Vitiligo

Vitiligo is an autoimmune skin condition caused by inappropriate immune response to melanocytes, which are the cells that provide color to our skin.  The immune attack of the melanocyte leads to well-defined depigmented, or white, patches of skin.  While more striking in people with a darker natural skin color, the condition actually equally effects people of all skin types.  Vitiligo can be categorized into focal (localized), segmental, or generalized disease; with generalized being the most common subtype  The condition often starts insidiously and follows an unpredictable course.  In fact, while one patient may have just a few patches or non-progressive disease, the next may have widespread or rapidly changing disease.  Vitiligo is generally asymptomatic, but the psychological impact on patients is typically quite significant.  This is especially true because the most commonly affected areas include the face, hands, chest, armpits, and groin.  Depending on the type and severity of the disease, treatment options for vitiligo include topical or systemic steroids, topical calcineurin inhibitors, light therapy such as narrow band ultraviolet light, or immune suppressing medications.  While there is no cure for vitiligo, with these treatments patients are often able to regain some of the lost pigment.  Occasionally there can be other associated autoimmune or endocrine diseases in association with vitiligo, so evaluation and discussion of your vitiligo with a board-certified dermatologist will lead to the best outcomes.

Warts and Molluscum

There are many different types of viral infections of the skin that lead to different clinical presentations, but among the most common are warts and molluscum contagiosum.

Warts, or verruca, can present in a multitude of different ways, but all types of warts are caused by the various subtypes of the human papilloma virus. The most common types of warts include common warts, genital warts, plantar warts, and flat warts.  Most people will experience some form of warts during their lifetime, and this pervasiveness is due to the virus’ ability to evade destruction by the host immune system.  Warts can be transmitted via direct contact, indirect contact, or via autoinoculation.  Once the virus is in place the virus promotes keratinocyte proliferation that leads to the ‘warty’ appearance clinically.  Warts can be painful, interfere with activities, and cause social distress. Some types of warts, specifically genital warts and the strains of HPV that cause cervical cancer, can be prevented with the HPV vaccine.  Treatment of warts depends on their location, appearance, and immune status of the patient. Typically the treatment is broken into two different categories: destructive and immunologic.  Destructive methods can include cryotherapy, salicylic acid, cantharidin, 5-fluorouricil, and laser.  Immunologic therapies can include imiquimod, candida antigen injection, or contact sensitization.  Because some strains of the HPV virus can cause cancer, and because the clinical appearance of some warts can mimic squamous cell carcinoma, it is important to see a board certified dermatologist if you have concerns about warts.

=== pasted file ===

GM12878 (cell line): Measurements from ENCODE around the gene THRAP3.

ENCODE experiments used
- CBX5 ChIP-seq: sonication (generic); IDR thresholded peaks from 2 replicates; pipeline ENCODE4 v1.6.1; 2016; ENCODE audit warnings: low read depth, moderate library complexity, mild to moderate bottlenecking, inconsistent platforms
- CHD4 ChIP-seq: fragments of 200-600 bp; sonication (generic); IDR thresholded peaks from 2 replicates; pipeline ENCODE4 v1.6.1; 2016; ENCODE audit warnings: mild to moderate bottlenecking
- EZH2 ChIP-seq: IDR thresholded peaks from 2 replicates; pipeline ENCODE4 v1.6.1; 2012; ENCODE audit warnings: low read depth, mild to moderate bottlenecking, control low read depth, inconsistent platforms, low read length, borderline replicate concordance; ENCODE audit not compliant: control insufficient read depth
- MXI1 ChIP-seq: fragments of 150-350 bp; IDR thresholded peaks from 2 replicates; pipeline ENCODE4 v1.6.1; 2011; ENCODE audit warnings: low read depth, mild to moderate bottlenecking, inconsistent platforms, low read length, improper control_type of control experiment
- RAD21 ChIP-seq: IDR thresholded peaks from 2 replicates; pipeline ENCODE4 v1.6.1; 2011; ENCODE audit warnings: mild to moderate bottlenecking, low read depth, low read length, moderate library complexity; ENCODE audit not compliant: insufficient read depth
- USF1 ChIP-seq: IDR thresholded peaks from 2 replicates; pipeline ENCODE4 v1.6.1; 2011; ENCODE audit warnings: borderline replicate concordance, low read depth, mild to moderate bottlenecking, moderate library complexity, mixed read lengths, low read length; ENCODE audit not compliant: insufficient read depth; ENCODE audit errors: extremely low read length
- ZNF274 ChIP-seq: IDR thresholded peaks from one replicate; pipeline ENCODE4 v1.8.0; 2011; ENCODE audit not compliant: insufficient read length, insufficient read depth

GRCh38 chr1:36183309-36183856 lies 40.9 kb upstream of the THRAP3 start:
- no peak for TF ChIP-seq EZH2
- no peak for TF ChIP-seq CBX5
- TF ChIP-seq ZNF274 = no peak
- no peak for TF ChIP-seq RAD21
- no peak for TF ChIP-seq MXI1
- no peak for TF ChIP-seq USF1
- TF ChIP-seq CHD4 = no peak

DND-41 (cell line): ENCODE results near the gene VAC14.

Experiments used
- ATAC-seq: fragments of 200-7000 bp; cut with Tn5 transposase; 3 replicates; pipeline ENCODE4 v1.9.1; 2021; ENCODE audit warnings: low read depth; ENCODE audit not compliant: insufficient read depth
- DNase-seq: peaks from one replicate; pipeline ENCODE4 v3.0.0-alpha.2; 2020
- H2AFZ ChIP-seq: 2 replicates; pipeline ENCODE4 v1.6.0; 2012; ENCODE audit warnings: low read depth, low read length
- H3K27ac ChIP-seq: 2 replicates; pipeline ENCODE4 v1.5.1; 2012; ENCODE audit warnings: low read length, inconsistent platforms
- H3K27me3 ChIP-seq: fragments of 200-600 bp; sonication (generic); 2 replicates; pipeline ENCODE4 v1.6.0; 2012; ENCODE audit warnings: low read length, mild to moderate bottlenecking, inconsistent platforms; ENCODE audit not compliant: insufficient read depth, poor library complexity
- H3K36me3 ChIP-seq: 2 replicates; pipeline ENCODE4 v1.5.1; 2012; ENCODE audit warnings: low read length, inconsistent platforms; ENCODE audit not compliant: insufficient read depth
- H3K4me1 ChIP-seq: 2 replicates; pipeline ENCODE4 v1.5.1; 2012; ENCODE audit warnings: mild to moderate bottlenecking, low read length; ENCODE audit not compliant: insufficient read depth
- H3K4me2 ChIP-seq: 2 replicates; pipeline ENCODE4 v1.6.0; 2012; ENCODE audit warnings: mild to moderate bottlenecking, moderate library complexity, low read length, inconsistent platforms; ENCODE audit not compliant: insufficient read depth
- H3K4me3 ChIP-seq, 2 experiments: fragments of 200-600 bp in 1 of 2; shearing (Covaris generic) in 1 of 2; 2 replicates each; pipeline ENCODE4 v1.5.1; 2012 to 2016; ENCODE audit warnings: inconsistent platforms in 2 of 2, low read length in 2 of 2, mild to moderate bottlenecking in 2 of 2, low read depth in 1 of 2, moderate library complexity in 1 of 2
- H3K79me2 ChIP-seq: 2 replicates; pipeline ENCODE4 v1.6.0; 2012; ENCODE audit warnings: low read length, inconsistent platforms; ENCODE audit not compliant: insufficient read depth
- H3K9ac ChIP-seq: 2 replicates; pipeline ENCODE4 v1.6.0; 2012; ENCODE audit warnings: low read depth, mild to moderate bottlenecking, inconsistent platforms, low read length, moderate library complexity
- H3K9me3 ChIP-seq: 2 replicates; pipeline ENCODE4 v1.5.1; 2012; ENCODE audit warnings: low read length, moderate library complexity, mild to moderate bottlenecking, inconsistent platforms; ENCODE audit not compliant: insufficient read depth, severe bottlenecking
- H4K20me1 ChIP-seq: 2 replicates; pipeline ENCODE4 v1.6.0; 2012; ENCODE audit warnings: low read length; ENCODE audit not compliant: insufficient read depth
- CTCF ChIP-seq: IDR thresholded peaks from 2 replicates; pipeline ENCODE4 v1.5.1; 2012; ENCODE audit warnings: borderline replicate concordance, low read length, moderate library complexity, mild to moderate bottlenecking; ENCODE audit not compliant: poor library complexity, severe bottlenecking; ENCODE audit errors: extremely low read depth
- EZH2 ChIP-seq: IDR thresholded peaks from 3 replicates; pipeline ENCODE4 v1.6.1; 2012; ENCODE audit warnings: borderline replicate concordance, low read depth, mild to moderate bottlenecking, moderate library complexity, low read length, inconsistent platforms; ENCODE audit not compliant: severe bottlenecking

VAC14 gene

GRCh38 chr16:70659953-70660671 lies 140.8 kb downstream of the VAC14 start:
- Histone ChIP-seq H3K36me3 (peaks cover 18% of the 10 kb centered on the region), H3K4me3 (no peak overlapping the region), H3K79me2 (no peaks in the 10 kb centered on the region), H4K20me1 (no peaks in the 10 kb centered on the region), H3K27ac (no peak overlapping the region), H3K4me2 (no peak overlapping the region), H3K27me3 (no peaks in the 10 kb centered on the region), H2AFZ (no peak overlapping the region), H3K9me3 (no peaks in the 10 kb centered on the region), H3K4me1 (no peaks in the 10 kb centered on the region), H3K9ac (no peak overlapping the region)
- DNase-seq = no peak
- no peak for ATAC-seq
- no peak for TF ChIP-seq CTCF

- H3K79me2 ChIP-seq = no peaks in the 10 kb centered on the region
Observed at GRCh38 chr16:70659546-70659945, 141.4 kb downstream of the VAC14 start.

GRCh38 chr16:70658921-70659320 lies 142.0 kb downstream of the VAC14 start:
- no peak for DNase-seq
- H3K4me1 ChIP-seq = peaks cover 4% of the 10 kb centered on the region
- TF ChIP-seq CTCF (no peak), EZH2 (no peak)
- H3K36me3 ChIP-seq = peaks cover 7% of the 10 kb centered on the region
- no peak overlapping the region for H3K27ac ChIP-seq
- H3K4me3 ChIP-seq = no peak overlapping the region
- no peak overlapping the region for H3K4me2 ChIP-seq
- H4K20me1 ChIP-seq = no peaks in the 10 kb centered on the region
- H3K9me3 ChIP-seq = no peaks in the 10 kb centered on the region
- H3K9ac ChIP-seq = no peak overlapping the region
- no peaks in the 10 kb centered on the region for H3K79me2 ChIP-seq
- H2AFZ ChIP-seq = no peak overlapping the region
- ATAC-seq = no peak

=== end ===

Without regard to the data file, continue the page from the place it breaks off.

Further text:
Molluscum contagiosum is a common skin condition most often seen in school aged children, but which can also be found in sexually active adults, and in immunosuppressed individuals.   It is caused by a type of poxvirus that infects the skin.  As the name implies, the virus is very easily spread from person to person, usually by skin to skin contact but also by indirect contact with shared items such as towels.  Autoinoculation is also common and scratching an affected area can lead to more of the lesions in other areas of the body.  In adults the virus is usually sexually transmitted.  Clinically, the lesions of molluscum appear as small, smooth, dome shaped pink bumps, typically with a dimple in the center.  At times the lesions can get crusted, pustular, or have surrounding dermatitis, which can herald the resolution of that lesion.   Children that have eczema, or people with altered immune systems, often have more extensive cases of molluscum.  While they are often bothersome, the virus is otherwise relatively harmless.  The natural course of molluscum is self-resolution over 1-2 years.  Because they self-resolve, it is reasonable to leave them alone.  However, for those wanting treatment there are several modalities that can be tried including cryotherapy, canthardin, topical tretinoin, curettage, extraction and others.